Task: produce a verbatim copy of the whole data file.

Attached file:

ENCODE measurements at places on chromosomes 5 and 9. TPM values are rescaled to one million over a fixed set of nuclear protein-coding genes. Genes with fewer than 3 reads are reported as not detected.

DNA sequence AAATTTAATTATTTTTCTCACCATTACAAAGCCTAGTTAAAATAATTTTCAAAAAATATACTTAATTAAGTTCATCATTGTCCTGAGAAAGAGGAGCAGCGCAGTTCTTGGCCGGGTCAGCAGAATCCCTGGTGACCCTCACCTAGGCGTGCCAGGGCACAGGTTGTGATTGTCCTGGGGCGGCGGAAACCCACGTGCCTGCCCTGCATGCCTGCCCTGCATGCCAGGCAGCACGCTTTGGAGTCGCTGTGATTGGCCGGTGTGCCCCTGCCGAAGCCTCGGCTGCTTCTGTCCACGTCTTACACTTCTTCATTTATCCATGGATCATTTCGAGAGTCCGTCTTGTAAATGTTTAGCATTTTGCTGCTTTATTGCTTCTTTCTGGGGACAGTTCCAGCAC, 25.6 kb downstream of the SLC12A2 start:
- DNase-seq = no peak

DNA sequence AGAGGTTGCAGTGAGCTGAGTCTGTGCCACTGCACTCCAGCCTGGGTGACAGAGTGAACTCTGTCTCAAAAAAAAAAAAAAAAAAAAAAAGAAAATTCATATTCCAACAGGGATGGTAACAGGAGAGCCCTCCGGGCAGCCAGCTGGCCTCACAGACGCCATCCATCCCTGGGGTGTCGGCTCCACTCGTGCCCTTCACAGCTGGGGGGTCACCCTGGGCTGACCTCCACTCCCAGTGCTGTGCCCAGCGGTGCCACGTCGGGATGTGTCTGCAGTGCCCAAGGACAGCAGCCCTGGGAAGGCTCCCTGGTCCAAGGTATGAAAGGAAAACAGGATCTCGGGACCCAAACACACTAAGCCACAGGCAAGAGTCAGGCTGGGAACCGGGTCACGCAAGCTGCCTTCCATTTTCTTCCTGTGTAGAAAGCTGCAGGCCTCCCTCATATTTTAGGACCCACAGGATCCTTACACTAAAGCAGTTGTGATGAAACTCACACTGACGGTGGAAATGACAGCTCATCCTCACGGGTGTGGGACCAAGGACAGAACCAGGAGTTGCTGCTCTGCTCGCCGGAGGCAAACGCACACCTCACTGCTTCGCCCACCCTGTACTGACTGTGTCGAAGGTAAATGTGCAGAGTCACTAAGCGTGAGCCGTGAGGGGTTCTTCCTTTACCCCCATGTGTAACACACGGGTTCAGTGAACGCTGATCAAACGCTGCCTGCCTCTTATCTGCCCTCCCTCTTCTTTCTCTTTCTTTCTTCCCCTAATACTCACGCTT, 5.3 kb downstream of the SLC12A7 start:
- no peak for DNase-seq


ENCODE measurements at places on chromosomes 5 and 9. TPM values are rescaled to one million over a fixed set of nuclear protein-coding genes. Genes with fewer than 3 reads are reported as not detected.

DNA sequence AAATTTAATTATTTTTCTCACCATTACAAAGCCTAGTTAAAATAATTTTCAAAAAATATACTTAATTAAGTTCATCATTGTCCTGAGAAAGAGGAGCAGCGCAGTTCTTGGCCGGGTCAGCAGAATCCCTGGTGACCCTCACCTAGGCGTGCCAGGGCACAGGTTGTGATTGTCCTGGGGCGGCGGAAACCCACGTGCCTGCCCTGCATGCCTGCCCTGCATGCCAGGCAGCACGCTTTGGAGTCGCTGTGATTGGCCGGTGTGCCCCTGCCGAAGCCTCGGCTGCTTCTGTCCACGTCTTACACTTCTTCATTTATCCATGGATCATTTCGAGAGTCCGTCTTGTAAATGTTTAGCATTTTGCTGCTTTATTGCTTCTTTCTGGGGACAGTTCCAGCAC, 25.6 kb downstream of the SLC12A2 start:
- DNase-seq = no peak

DNA sequence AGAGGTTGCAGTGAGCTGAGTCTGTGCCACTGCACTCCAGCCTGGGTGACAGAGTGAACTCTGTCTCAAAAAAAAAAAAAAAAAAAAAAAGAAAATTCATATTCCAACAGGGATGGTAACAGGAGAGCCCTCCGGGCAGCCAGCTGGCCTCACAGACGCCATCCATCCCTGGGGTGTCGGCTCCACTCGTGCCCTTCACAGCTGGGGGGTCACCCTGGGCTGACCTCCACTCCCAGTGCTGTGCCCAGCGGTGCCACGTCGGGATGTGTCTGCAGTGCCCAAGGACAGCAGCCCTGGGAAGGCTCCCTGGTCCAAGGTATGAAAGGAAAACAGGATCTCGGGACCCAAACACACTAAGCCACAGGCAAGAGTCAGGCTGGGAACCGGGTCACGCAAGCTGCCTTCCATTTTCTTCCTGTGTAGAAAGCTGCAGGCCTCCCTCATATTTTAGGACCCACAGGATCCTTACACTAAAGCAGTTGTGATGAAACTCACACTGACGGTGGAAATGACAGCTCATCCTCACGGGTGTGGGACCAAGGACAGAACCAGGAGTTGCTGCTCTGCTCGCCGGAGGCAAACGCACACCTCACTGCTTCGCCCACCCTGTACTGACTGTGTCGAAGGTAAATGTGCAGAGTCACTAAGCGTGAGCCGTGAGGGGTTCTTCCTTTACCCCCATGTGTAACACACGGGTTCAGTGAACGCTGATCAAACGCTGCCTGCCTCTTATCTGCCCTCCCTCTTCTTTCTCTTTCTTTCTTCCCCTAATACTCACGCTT, 5.3 kb downstream of the SLC12A7 start:
- no peak for DNase-seq